A recent report published by the European Commission showed the growing threat of counterfeit medicines ordered over the internet – and industry bodies must work together to tackle the problem
The threat of counterfeit medicines is substantive and growing. Counterfeit medicines have been documented in every therapeutic category and in every region of the world. Recent cases of, for example, counterfeit oncology treatments underline the urgent need for action and stringent measures to protect patients worldwide. In its annual report on European Union customs enforcement of intellectual property rights, released on July 24, the European Commission put forward numbers and statistics clearly highlighting the increasing threat of counterfeit medicines entering the bloc – with medicines among the top categories of articles stopped by customs in 2011.
With figures showing a significant increase in detained postal packages, 36 per cent of them concerning medicines, the commission report confirms the growing trend of counterfeit medicines being ordered over the internet, often from websites that hide their physical identity. According to the European Alliance for Access to Safe Medicines, 60 per cent of medicines purchased online are substandard or counterfeit. During the 2011 Interpol-led Pangea IV annual week of action, which aims to tackle the online sale of counterfeit and illicit medicines, 2.4 million such pills were confiscated and almost 13,500 websites shut down.
As more and more patients look to the Internet for the supply of medicines, the European Federation of Pharmaceutical Industries and Associations – in partnership with our sister organisations – is proactively engaged to protect their safety. Together we are committed to promoting access to safe and efficacious medicines, advocating for robust patient education and awareness, and combating unsafe medicines, including those sold by illicit online pharmacies. We support the individual and cooperative work of public authorities and international organisations, and encourage voluntary and cooperative action taken by private sector stakeholders, such as the Centre for Safe Internet Pharmacies initiative launched on July 23 in the United States. All stakeholders must join forces in order to combat the threat of counterfeit medicines and protect patient safety.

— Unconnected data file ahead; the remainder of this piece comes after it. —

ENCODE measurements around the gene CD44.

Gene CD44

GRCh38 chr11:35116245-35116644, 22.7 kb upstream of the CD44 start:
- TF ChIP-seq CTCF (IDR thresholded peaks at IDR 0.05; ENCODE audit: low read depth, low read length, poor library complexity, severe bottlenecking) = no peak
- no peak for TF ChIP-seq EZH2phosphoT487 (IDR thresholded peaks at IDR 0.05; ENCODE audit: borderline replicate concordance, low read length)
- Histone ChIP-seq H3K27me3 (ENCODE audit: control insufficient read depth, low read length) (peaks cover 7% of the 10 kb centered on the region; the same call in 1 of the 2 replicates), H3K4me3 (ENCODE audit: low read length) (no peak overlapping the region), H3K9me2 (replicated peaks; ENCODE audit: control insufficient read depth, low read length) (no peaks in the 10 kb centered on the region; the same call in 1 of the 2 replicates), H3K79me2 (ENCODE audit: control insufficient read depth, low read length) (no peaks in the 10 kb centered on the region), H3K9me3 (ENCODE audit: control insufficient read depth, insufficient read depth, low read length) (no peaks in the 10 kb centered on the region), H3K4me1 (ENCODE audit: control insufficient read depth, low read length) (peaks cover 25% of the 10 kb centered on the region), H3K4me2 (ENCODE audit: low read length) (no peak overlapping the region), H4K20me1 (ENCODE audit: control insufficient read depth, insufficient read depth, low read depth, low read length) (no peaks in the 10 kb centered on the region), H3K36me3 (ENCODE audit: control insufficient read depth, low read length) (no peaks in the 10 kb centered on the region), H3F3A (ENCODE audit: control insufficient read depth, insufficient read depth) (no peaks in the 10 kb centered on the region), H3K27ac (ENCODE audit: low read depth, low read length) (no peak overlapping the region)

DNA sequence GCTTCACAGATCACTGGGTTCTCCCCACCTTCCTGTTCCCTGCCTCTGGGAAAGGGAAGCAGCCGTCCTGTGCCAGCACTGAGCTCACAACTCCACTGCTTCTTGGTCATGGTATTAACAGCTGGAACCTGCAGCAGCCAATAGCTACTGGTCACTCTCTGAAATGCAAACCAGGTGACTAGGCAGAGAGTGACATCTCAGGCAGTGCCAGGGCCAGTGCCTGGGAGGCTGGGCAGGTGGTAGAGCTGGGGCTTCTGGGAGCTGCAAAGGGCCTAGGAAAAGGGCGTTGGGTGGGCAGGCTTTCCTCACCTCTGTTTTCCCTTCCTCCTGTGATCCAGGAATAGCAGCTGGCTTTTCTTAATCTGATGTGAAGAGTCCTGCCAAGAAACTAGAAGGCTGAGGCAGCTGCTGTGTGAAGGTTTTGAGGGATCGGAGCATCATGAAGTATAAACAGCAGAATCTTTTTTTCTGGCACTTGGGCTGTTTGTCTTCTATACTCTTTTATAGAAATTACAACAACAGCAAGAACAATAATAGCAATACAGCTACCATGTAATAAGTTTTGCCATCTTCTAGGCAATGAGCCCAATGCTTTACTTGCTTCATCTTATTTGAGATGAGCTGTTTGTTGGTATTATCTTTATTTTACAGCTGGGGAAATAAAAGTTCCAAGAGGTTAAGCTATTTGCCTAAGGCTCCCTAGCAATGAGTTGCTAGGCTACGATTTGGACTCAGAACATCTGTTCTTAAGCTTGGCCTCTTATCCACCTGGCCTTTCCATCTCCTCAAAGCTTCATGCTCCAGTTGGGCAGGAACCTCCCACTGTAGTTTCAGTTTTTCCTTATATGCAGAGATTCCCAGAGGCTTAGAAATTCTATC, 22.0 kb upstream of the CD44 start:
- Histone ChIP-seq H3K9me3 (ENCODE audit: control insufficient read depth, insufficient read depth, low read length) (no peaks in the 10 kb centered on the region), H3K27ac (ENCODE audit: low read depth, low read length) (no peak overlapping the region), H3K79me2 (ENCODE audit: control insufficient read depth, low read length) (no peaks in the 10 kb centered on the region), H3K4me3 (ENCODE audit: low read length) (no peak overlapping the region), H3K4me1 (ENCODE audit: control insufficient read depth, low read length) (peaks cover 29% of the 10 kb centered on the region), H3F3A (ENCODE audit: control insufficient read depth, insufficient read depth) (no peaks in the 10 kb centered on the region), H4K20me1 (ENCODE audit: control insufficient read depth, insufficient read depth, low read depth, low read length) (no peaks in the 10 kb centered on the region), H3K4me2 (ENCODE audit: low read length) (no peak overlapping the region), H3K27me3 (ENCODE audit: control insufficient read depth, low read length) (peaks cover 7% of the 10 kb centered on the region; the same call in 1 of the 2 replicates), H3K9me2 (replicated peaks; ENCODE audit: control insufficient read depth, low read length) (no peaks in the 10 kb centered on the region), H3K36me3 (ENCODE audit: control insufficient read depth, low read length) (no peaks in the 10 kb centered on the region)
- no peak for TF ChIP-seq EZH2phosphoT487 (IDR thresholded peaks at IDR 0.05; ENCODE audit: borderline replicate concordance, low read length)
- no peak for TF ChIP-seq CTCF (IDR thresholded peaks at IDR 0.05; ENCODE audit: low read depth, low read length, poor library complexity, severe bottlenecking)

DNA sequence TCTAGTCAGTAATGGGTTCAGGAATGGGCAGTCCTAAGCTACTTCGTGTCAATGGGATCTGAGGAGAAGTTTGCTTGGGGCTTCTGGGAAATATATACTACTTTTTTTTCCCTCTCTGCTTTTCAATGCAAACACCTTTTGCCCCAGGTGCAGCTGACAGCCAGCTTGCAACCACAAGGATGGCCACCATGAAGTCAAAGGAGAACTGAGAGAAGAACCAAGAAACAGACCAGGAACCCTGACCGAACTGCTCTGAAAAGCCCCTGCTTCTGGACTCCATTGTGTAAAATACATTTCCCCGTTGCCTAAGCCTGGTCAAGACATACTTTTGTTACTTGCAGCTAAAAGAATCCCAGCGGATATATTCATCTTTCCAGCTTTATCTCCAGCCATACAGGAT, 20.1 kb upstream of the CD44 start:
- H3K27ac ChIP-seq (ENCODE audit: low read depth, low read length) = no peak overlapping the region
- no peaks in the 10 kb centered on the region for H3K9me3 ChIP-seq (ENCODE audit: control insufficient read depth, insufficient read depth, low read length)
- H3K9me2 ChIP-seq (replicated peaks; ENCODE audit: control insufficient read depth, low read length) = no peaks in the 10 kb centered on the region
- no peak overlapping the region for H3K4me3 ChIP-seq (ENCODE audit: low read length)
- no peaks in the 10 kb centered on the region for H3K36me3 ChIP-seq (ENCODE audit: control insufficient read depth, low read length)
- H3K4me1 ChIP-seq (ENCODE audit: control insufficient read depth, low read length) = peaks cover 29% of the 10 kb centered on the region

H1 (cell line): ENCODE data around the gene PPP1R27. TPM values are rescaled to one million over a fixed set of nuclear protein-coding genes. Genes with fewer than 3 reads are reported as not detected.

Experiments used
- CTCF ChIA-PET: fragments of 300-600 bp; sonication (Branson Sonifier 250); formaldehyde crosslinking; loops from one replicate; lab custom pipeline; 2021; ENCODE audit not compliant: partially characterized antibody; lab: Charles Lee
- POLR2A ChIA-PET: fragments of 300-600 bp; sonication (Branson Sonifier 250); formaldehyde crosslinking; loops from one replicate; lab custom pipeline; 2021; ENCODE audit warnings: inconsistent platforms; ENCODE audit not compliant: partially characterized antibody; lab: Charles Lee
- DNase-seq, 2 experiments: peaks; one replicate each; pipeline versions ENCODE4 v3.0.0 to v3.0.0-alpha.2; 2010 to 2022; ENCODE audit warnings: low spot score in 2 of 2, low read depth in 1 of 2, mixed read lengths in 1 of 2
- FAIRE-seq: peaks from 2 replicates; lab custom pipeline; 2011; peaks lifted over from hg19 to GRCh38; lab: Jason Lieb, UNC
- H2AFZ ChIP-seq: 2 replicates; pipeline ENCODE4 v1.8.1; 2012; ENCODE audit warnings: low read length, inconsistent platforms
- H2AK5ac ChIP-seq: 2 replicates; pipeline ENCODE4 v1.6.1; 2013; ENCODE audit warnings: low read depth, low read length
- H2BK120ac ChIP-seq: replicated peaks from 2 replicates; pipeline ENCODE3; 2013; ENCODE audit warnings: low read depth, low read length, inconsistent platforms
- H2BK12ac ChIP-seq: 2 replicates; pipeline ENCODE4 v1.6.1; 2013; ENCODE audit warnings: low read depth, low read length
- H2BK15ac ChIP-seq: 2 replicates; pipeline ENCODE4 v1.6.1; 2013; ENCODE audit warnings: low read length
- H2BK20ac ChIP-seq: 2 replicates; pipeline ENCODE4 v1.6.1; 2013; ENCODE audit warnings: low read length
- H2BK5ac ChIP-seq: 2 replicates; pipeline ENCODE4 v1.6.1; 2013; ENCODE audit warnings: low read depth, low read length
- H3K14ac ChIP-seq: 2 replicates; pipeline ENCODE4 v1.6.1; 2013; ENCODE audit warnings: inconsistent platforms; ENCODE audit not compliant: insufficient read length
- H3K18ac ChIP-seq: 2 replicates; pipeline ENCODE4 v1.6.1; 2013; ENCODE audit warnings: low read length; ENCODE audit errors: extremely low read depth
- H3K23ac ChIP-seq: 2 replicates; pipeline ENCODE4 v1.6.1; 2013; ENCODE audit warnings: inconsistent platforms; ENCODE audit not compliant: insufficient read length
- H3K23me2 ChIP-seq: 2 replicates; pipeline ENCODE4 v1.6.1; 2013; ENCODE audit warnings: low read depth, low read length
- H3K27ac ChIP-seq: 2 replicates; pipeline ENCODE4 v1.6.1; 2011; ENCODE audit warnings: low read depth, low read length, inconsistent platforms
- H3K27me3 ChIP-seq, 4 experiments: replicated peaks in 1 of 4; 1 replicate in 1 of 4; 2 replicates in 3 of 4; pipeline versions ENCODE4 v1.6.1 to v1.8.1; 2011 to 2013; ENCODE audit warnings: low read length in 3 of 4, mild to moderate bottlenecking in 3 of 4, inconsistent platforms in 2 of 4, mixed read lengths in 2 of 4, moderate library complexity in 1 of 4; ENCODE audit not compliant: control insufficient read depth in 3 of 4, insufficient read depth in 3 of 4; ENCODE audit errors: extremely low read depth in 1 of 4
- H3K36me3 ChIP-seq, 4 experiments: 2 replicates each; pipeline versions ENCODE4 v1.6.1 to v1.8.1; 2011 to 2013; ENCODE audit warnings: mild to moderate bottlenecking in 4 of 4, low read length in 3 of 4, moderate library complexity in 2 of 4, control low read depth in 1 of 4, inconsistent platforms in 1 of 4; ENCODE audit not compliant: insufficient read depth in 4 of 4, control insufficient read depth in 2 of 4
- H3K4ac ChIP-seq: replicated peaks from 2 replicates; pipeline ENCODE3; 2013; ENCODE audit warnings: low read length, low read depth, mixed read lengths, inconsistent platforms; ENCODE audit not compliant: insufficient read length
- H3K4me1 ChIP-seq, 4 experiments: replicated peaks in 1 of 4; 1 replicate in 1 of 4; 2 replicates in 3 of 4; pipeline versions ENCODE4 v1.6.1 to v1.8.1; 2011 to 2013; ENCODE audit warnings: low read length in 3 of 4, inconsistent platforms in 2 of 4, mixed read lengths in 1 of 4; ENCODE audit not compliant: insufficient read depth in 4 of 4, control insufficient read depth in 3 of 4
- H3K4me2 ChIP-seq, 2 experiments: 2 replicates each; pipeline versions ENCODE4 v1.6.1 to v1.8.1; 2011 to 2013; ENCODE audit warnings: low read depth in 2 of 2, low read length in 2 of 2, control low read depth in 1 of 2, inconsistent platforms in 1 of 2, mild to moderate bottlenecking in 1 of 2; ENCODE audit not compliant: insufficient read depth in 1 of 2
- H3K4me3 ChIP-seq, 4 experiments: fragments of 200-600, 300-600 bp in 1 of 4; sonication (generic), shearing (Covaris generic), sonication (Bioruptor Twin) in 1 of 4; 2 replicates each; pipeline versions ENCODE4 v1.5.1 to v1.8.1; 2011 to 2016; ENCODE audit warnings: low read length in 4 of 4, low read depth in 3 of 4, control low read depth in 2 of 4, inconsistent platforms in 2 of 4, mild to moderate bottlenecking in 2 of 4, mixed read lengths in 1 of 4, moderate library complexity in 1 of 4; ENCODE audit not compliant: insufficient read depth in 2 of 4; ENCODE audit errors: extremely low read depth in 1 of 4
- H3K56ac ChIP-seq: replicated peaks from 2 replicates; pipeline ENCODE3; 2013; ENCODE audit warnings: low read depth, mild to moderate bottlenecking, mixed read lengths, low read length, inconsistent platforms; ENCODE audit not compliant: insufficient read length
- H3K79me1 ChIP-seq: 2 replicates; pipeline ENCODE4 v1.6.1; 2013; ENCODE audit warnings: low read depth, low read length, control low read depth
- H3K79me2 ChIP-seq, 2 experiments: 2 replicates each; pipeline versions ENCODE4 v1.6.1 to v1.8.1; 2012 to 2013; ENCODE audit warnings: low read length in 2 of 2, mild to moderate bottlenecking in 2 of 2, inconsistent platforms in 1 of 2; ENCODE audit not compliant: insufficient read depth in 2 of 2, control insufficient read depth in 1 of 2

At EU level EFPIA, together with the European Licensed Parallel Distribution Industry, the Groupement International de la Répartition Pharmaceutique, and the Pharmaceutical Group of the European Union – the respective European organisations of parallel distributors, wholesalers and pharmacists at EU level – has proactively initiated a project to identify concrete options for establishing a system for the verification of pharmaceutical products in Europe to secure the legal supply chain, in compliance with the EU falsified medicines directive, adopted last year. This pan- European product verification system is to be run by stakeholder organisations on a non-profit basis.
This serialisation project, the European Stakeholder Model, ensures verification of product authenticity by professionals at the point of dispensing and provides a modern technology solution, using 2D barcoding, that will enhance patient safety as well as having the potential to generate additional spillover benefits in the future. Potential advantages include the possibility of allowing for the automated checking of expiry dates, better pharmacovigilance, a reduction in the number of fraudulent reimbursement claims, higher effectiveness in preventing recalled products from being supplied to the patient, more efficient handling of product returns, and improved stock management processes for pharmacies.
Following our joint submission to the European Commission public consultation on the delegated act for safety features, we are now looking forward to further engaging with interested parties such as patients and national public authorities in order to explore opportunities for further collaboration. Patient safety must come first. Using counterfeit medicine represents a health risk and there is therefore an inherent need to focus on ensuring that the supply chain is as safe as possible and encourage patients to buy from reliable sources. We are proactively engaged in ensuring patients have access to safe medicines.
(Source: Public Service Europe, 30 July 2012 - by Camilla Kent Hansen, Market Access Manager, EFPIA)